MIANZHU, China (Reuters) - China was preparing to dynamite rock, mud and rubble forming a dangerously large “quake lake” on Monday, hoping to avert a new disaster two weeks after a catastrophic tremor struck Sichuan province.
The government put the death toll from the May 12 earthquake at 65,080, an increase of more than 2,400 from a day earlier. The figure is certain to rise as searchers account for the 23,150 missing. A total of 360,058 people were injured.
The Communist Party’s decision-making Politburo warned that the situation remained “grim” and relief work arduous for the country’s “most destructive” tremor since 1949, the official Xinhua news agency said.
The frenzied initial rescue response is cooling into a long battle with nature, deprivation and latent discontent sure to last long after thousands of aftershocks.
Chinese soldiers carrying 10 kg (22 lb) of dynamite each arrived on Monday at the Tangjiashan lake, one of dozens formed by the earthquake, to try to blast away rubble, Xinhua news agency said, as heavy rain and high winds were forecast.
The lake’s barrier was in danger of bursting after the water rose by nearly two meters on Saturday to 723 meters (2,372 feet), only 29 meters below the lowest part of the barrier.
“The lake is now holding more than 128 million cubic meters of water and may cause a devastating flood if the barrier bursts,” Xinhua said.
Mianyang, a city near the worst-hit areas, had returned to a kind of normality, with shops open and traders and pedestrians filling streets. But much remained to remind China that absorbing the damage of the quake will take many years.
The city sports stadium was thronged by thousands of the estimated 5 million people displaced by the quake. City roads were busy with troops and supply trucks that will have to support towns and villages for a long time yet.
And the hundreds of “missing” posters plastered on boards at the stadium and on lampposts echo the grief -- and anger over many children killed when their schools crumpled, often even as other buildings nearby stood.
“We don’t know how long we’ll be here. It already seems like years and years,” said Zhu Huajun, a displaced farmer whose 14-year-old daughter lost both legs when her school collapsed.
“As well as all the dead, so many people have also been disabled. If it’s a kid how can you be sure that she’ll be taken care of properly in a few years, when people forget the quake?”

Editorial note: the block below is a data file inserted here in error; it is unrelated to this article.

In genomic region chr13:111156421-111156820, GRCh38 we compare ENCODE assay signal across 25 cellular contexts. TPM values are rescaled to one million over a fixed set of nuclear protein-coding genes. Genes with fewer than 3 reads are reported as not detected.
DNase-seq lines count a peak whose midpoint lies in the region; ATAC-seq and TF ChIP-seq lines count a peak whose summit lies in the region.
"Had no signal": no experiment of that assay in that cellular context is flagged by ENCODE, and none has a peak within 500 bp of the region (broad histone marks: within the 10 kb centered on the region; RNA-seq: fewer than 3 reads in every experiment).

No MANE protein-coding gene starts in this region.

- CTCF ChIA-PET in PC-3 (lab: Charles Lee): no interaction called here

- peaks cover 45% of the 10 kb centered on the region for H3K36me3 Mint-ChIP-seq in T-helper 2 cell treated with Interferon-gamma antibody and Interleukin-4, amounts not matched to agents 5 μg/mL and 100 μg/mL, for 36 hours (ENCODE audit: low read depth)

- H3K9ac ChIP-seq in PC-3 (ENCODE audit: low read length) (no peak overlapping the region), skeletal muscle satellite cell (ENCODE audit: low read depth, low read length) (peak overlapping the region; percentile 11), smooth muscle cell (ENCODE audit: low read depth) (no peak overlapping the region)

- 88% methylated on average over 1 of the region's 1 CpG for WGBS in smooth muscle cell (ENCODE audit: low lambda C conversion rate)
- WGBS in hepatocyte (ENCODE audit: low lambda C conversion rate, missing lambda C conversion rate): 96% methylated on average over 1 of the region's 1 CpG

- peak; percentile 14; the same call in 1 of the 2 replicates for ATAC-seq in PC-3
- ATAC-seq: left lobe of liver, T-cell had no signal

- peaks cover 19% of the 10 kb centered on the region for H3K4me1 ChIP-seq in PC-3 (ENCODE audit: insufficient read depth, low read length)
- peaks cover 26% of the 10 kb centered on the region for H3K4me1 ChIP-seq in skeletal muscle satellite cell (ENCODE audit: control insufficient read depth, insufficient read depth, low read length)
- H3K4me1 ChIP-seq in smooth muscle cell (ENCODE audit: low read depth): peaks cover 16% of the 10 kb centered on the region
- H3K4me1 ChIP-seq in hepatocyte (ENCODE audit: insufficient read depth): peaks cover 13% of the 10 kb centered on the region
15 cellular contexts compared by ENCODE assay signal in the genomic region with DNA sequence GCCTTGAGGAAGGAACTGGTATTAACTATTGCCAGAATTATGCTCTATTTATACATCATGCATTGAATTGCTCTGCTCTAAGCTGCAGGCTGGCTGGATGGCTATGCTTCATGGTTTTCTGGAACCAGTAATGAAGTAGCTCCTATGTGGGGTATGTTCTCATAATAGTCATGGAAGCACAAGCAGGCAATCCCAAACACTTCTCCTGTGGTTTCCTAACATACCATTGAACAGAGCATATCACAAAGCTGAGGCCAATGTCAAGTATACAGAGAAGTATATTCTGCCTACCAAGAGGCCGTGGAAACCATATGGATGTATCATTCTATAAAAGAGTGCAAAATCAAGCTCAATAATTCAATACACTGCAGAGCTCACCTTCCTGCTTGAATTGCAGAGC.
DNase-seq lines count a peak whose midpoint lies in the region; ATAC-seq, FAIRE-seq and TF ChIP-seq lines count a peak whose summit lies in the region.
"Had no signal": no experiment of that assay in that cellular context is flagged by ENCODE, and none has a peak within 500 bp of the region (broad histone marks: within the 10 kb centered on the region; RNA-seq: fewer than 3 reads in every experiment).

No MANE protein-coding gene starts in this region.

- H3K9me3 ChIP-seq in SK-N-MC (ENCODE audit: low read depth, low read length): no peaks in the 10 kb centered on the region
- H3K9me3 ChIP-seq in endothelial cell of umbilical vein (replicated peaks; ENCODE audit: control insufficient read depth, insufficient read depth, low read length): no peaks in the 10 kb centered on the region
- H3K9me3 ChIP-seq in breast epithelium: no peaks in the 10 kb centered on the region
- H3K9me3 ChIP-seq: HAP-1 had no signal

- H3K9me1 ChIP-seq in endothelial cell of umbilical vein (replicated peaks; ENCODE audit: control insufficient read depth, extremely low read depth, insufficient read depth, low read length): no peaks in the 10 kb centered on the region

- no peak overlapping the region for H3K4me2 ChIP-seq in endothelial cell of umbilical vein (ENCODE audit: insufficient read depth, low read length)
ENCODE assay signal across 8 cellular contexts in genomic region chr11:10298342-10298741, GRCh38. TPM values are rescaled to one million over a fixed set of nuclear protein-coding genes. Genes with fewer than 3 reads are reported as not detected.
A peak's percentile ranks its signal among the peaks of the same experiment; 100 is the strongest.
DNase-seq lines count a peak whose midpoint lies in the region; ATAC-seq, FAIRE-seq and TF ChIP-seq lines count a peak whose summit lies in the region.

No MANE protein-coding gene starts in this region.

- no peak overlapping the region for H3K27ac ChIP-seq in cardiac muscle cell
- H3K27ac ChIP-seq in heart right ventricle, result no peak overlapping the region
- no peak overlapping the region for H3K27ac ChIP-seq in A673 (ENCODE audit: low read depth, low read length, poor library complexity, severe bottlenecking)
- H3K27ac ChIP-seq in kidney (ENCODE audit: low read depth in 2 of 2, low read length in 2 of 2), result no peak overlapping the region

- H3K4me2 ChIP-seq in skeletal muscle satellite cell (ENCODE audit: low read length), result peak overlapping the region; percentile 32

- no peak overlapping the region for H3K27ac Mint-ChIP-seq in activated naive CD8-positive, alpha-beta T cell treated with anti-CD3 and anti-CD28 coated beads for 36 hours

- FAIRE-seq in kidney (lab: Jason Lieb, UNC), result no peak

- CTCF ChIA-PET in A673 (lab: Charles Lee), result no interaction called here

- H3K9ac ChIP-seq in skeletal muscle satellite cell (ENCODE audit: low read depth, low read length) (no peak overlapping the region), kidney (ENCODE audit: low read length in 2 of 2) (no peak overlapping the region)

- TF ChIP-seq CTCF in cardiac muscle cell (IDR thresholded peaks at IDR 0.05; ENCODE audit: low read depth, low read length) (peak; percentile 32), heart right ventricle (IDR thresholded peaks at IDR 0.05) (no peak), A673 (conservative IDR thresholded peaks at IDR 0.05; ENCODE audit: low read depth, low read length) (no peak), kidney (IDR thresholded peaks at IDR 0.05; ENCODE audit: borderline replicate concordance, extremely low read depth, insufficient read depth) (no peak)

In a small town outside the city of Mianzhu, families were sheltering beside the remains of a Buddhist temple.
“Our homes were all flattened,” said Nan Guizhi, 76. “We needed somewhere to stay and it might as well be this temple so we can guard it.”
Other residents said their biggest worry was how they would endure the rainy months in tents.
On the outskirts of Mianzhu, thousands of displaced people remained in a huge encampment sweltering in government-issued tents. Doctors working under a massive awning said heatstroke and other heat-related illnesses would be a growing worry as the humid summer gets into full swing.
In Mianzhu which has been transformed into a tent city for displaced people, there were tense scenes and angry exchanges as relief goods were in short supply.
Some refugees accused village officials of favoritism when handing out bedsheets, clothes and other relief material.
“People with good connections get all they want. Ordinary people aren’t getting enough,” said Su Shide, 51, a farmer.
Aftershocks continue to rattle nervous residents, with many sleeping outdoors even when their homes are unscathed. A strong aftershock on Sunday killed at least eight people, injured nearly 1,000 and toppled more than 70,000 houses.
As the rainy season arrives, officials also worry about build-ups of water forming dozens of lakes. Thousands living below the lake Tangjiashan have been evacuated as a precaution.
The government has asked the international community to provide more relief aid, saying more than 3 million tents are needed and just 400,000 have so far reached the disaster zone.
“Living like this is much more tiring than you’d think,” said tent-dwelling farmer Jiang Shuncheng, whose wife, father, a son and daughter-in-law all died in the quake.
“But I’d still be too scared to live under a roof.”
Additional reporting by Sally Huang, Guo Shipeng and Benjamin Kang Lim in Beijing; Writing by Nick Macfie; Editing by Sanjeev Miglani